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6 Weird Facts You Didn't Know About It's a Wonderful Life

It was once considered Communist propaganda!

Kaitlin Thomas

Since its debut in 1946, Frank Capra's It's a Wonderful Life has become synonymous with the Christmas holiday. The story of George Bailey (James Stewart) and his guardian angel Clarence (Henry Travers) has been parodied countless times in popular media and is now considered a classic film. As the holidays approach, here are a few fun facts related to the film that you can pull out to impress your relatives instead of fighting about politics after too much of Aunt Judy's special punch.

1. It's actually based on a short story

If you haven't spent your entire life living in an abandoned hunting shack in the middle of the woods with a family of raccoons (no judgment, especially if those raccoons have wi-fi), you probably know the story of It's a Wonderful Life. Even if you've never seen it, you're probably familiar with its premise given the movie's far-reaching effects on popular culture. But not everyone knows the film -- which starred James Stewart as George Bailey, a suicidal man who wishes he was never born only to discover that the world would be a lot worse off without him in it -- is actually based on a short story by Philip Van Doren Stern. "The Greatest Gift" was published in 1945, though it was actually finished in 1943.

2. You can "visit" Bedford Falls

Seneca Falls, NY claims to be the real-life inspiration for the fictional town of Bedford Falls that is depicted in the movie. Every year the town hosts the It's a Wonderful Life Festival, which features a number of themed events to put residents and visitors in the holiday spirit. If you didn't make it for this year's festival (Friday, Dec. 9 - Sunday, Dec. 11), which featured appearances from the actors who played the Bailey children, you can start planning for next year! And if you and Paula Cole don't want to wait for December 2017, you can also visit the It's a Wonderful Life Museum in Seneca Falls throughout the year. Check out The Real Bedford Falls for more information.

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3. Sorry, but the characters Bert and Ernie have no connection to Sesame Street

Astute viewers may have noticed that the the cop and cab driver in It's a Wonderful Life are named Bert and Ernie, respectively. However, Jerry Juhl, head writer for The Muppet Show and Jim Henson's longtime collaborator, has insisted it's just a coincidence that two of Sesame Street's most famous residents share the names.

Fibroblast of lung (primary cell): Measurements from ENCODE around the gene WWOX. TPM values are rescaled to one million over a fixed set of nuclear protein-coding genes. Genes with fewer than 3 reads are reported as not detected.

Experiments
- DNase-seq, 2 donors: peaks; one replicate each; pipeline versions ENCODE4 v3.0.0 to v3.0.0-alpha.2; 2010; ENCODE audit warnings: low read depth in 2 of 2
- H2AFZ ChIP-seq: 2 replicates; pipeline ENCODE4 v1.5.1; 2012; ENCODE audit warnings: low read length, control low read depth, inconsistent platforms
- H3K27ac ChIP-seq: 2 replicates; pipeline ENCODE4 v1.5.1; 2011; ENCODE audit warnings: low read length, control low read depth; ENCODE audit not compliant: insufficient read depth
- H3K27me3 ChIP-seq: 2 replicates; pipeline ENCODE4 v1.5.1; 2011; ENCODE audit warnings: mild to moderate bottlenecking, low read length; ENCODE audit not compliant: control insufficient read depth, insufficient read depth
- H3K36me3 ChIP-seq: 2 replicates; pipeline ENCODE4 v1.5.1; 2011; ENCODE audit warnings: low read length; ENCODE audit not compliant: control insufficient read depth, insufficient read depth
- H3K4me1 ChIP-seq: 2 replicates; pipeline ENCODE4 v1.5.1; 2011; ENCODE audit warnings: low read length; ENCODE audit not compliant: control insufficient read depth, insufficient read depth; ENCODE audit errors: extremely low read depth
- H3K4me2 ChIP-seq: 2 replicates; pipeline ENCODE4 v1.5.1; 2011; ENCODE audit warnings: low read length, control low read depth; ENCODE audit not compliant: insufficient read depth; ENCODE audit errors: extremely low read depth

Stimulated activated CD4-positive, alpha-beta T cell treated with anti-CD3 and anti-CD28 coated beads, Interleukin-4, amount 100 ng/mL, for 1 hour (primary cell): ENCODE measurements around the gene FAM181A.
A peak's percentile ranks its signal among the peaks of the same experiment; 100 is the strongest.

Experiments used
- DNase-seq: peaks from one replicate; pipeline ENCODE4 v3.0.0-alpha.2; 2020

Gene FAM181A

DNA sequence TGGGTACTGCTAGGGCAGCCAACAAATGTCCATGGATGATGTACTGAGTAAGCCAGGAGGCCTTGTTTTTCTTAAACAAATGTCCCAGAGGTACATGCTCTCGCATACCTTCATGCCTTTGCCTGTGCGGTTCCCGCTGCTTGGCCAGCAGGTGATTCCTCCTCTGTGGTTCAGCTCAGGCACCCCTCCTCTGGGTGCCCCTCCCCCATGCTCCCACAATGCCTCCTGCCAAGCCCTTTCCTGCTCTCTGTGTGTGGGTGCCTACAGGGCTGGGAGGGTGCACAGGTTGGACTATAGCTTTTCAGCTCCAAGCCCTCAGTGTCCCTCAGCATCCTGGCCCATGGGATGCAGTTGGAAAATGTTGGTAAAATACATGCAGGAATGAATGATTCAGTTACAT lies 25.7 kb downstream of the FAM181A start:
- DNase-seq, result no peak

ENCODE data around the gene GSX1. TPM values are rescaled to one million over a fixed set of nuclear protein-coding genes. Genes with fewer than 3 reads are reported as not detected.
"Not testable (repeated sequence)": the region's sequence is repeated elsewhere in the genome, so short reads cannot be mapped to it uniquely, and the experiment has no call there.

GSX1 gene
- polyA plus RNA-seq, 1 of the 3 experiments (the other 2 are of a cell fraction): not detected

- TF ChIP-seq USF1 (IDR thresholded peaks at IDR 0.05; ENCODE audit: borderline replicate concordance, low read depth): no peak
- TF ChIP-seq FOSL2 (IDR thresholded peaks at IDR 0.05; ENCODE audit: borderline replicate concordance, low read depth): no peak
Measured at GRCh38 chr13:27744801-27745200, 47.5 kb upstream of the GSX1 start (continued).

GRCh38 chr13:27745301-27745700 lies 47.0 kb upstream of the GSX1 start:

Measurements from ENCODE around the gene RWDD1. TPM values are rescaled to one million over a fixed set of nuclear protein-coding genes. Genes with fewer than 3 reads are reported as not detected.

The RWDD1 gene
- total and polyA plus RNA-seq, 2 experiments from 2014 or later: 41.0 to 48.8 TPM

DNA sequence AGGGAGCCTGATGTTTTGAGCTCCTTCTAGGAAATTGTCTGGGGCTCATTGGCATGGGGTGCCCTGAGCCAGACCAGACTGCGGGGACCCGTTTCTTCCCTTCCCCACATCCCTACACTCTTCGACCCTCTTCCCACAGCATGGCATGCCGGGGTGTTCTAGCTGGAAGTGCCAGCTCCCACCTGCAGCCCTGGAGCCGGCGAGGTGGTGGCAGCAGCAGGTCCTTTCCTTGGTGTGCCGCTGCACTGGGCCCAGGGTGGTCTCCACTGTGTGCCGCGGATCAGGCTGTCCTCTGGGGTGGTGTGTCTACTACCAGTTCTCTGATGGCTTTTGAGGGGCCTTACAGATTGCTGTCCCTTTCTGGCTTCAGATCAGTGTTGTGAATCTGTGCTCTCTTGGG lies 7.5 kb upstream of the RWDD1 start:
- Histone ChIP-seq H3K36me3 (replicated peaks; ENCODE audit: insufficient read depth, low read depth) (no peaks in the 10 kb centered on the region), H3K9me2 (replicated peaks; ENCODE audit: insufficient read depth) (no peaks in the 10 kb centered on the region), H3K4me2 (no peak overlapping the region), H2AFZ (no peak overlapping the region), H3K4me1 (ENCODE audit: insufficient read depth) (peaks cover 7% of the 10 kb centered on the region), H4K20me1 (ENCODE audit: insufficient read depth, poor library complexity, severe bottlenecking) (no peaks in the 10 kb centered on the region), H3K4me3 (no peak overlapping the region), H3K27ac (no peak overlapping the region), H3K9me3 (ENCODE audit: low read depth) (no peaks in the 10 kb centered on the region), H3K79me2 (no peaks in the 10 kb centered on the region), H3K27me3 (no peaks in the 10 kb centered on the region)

Juhl told the San Francisco Chronicle in 2000: "The rumor about It's a Wonderful Life has persisted over the years. I was not present at the naming, but I was always positive it was incorrect. Despite his many talents, Jim had no memory for details like this. He knew the movie, of course, but would not have remembered the cop and the cab driver. I was not able to confirm this with Jim before he died, but shortly thereafter I spoke to Jon Stone, Sesame Street's first producer and head writer and a man largely responsible for the show's format. ... He assured me that Ernie and Bert were named one day when he and Jim were studying the prototype puppets. They decided that one of them looked like an Ernie, and the other one looked like a Bert. The movie character names are purely coincidental."

4. It was Frank Capra's favorite movie

Although the late Parks and Recreation writer Harris Wittels is attributed with coining the term "humblebrag" in 2010, Capra was definitely practicing the art of the humblebrag long before then. Capra once said of It's a Wonderful Life: "I thought it was the greatest film I ever made. Better yet, I thought it was the greatest film anybody ever made. It wasn't made for the oh-so-bored critics or the oh-so-jaded literati. It was my kind of film for my kind of people."

OK, maybe that was just shameless bragging. Carry on.

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5. The FBI was certain the movie was Communist propaganda

We can blame the Communists for a lot. Attempting to eradicate organized religion in the Soviet Union? Sure. Spending a lot of money that wasn't immediately recouped to film It's a Wonderful Life as some sort of propaganda? Not so much. Still, the FBI was certain it was so. In a memo dated May 1947, which thankfully was unearthed and transcribed by someone with more time on their hands than I have because of all of my holiday shopping (rampant consumerism!), the FBI claimed: "With regard to the picture It's a Wonderful Life, [redacted] stated in substance that the film represented rather obvious attempts to discredit bankers by casting Lionel Barrymore as a "scrooge-type" so that he would be the most hated man in the picture. This, according to these sources, is a common trick used by Communists."

The memo continued: "In addition, [redacted] stated that, in his opinion, this picture deliberately maligned the upper class, attempting to show the people who had money were mean and despicable characters." The memo then goes on to explain the ways in which the person whose identity was redacted would have written the film instead. Basically, what we learned from this is that FBI memos were the internet comments of their day! Who knew?

6. There's still no proof an angel gets it wings every time a bell rings

If anyone would like to help us clear this matter up, please contact totallyarealemail@tvguide.com.

It's a Wonderful Life is airing many, many times between now and Christmas Day. Check your listings.